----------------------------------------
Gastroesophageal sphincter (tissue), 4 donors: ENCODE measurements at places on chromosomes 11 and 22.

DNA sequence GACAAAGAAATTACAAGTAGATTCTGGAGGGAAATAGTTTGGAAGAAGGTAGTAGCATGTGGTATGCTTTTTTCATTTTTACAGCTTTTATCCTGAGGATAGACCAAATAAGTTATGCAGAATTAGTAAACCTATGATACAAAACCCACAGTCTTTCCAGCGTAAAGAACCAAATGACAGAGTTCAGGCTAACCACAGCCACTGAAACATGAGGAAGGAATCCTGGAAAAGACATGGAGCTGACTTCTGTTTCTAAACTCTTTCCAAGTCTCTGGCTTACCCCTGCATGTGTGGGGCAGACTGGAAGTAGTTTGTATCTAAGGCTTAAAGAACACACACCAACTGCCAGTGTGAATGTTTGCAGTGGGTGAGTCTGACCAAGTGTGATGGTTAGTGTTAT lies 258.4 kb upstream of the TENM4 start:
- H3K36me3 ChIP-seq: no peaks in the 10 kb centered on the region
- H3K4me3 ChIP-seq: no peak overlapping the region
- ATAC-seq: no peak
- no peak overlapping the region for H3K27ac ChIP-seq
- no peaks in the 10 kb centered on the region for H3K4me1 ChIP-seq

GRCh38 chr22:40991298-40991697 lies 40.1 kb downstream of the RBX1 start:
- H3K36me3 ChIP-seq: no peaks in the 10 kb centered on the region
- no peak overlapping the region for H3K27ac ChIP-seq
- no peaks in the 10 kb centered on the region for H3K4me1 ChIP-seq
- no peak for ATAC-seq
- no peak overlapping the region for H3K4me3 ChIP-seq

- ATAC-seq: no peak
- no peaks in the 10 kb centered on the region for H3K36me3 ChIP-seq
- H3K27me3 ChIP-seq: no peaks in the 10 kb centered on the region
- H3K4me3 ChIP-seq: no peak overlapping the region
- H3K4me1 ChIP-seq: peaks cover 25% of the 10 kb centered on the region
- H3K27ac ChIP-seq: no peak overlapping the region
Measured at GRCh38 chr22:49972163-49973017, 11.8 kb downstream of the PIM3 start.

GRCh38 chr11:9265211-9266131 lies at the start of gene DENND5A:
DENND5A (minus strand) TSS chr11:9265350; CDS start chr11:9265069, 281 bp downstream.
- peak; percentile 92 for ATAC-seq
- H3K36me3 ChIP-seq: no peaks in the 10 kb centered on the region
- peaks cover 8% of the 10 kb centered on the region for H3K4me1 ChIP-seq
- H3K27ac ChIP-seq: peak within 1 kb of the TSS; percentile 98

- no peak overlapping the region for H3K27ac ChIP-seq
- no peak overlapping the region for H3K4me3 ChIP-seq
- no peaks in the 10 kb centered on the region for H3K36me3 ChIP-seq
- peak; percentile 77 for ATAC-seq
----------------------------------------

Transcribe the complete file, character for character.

Gastroesophageal sphincter (tissue), 4 donors: ENCODE measurements at places on chromosomes 11 and 22.

DNA sequence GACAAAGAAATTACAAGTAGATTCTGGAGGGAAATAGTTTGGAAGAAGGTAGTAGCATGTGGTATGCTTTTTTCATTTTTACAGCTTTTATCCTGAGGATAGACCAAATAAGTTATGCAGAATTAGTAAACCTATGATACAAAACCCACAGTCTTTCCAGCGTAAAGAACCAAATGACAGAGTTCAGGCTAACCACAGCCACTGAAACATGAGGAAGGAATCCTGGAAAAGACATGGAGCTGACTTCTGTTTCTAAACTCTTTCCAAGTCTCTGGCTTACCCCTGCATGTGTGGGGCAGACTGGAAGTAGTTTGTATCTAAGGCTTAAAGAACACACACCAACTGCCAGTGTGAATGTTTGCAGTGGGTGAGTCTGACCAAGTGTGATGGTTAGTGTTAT lies 258.4 kb upstream of the TENM4 start:
- H3K36me3 ChIP-seq: no peaks in the 10 kb centered on the region
- H3K4me3 ChIP-seq: no peak overlapping the region
- ATAC-seq: no peak
- no peak overlapping the region for H3K27ac ChIP-seq
- no peaks in the 10 kb centered on the region for H3K4me1 ChIP-seq

GRCh38 chr22:40991298-40991697 lies 40.1 kb downstream of the RBX1 start:
- H3K36me3 ChIP-seq: no peaks in the 10 kb centered on the region
- no peak overlapping the region for H3K27ac ChIP-seq
- no peaks in the 10 kb centered on the region for H3K4me1 ChIP-seq
- no peak for ATAC-seq
- no peak overlapping the region for H3K4me3 ChIP-seq

- ATAC-seq: no peak
- no peaks in the 10 kb centered on the region for H3K36me3 ChIP-seq
- H3K27me3 ChIP-seq: no peaks in the 10 kb centered on the region
- H3K4me3 ChIP-seq: no peak overlapping the region
- H3K4me1 ChIP-seq: peaks cover 25% of the 10 kb centered on the region
- H3K27ac ChIP-seq: no peak overlapping the region
Measured at GRCh38 chr22:49972163-49973017, 11.8 kb downstream of the PIM3 start.

GRCh38 chr11:9265211-9266131 lies at the start of gene DENND5A:
DENND5A (minus strand) TSS chr11:9265350; CDS start chr11:9265069, 281 bp downstream.
- peak; percentile 92 for ATAC-seq
- H3K36me3 ChIP-seq: no peaks in the 10 kb centered on the region
- peaks cover 8% of the 10 kb centered on the region for H3K4me1 ChIP-seq
- H3K27ac ChIP-seq: peak within 1 kb of the TSS; percentile 98

- no peak overlapping the region for H3K27ac ChIP-seq
- no peak overlapping the region for H3K4me3 ChIP-seq
- no peaks in the 10 kb centered on the region for H3K36me3 ChIP-seq
- peak; percentile 77 for ATAC-seq